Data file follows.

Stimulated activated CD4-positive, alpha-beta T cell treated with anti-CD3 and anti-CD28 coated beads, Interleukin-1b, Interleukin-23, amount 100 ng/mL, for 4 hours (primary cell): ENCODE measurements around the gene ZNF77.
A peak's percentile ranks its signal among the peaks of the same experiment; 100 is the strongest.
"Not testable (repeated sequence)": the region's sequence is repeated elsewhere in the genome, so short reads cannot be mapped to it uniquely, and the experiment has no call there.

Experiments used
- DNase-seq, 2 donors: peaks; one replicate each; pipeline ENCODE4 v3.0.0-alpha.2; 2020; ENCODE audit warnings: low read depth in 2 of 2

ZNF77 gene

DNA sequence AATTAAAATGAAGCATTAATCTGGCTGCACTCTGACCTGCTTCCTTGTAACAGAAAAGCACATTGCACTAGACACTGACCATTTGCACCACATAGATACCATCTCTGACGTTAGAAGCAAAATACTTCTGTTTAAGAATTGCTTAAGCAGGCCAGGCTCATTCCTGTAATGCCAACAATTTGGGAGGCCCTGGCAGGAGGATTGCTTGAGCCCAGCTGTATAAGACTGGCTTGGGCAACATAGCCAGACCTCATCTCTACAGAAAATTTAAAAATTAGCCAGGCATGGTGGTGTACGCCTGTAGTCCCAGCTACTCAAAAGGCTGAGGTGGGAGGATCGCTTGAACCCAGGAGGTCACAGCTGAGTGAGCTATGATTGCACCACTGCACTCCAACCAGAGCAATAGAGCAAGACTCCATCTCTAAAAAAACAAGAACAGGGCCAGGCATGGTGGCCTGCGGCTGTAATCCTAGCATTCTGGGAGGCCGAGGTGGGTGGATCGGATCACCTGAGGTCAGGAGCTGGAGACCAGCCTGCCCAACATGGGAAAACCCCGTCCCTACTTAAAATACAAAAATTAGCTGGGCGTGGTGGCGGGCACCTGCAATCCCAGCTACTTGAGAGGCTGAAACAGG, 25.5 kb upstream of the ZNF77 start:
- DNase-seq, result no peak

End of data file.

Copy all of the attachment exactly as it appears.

Stimulated activated CD4-positive, alpha-beta T cell treated with anti-CD3 and anti-CD28 coated beads, Interleukin-1b, Interleukin-23, amount 100 ng/mL, for 4 hours (primary cell): ENCODE measurements around the gene ZNF77.
A peak's percentile ranks its signal among the peaks of the same experiment; 100 is the strongest.
"Not testable (repeated sequence)": the region's sequence is repeated elsewhere in the genome, so short reads cannot be mapped to it uniquely, and the experiment has no call there.

Experiments used
- DNase-seq, 2 donors: peaks; one replicate each; pipeline ENCODE4 v3.0.0-alpha.2; 2020; ENCODE audit warnings: low read depth in 2 of 2

ZNF77 gene

DNA sequence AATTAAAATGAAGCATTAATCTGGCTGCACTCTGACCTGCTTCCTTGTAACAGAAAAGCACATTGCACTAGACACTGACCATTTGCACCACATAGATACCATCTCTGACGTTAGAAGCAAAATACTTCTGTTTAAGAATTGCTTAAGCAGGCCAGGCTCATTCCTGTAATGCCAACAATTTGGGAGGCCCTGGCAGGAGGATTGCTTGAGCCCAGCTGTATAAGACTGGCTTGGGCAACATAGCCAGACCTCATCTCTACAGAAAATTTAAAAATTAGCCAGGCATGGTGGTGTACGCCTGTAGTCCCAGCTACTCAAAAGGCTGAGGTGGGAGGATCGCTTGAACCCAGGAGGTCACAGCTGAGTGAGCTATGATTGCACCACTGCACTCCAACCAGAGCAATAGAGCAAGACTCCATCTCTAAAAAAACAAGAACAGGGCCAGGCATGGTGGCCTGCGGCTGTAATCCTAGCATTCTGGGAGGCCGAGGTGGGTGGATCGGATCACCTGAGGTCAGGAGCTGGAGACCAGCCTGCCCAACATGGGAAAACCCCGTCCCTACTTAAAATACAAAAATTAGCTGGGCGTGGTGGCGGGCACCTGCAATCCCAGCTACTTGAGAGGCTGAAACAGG, 25.5 kb upstream of the ZNF77 start:
- DNase-seq, result no peak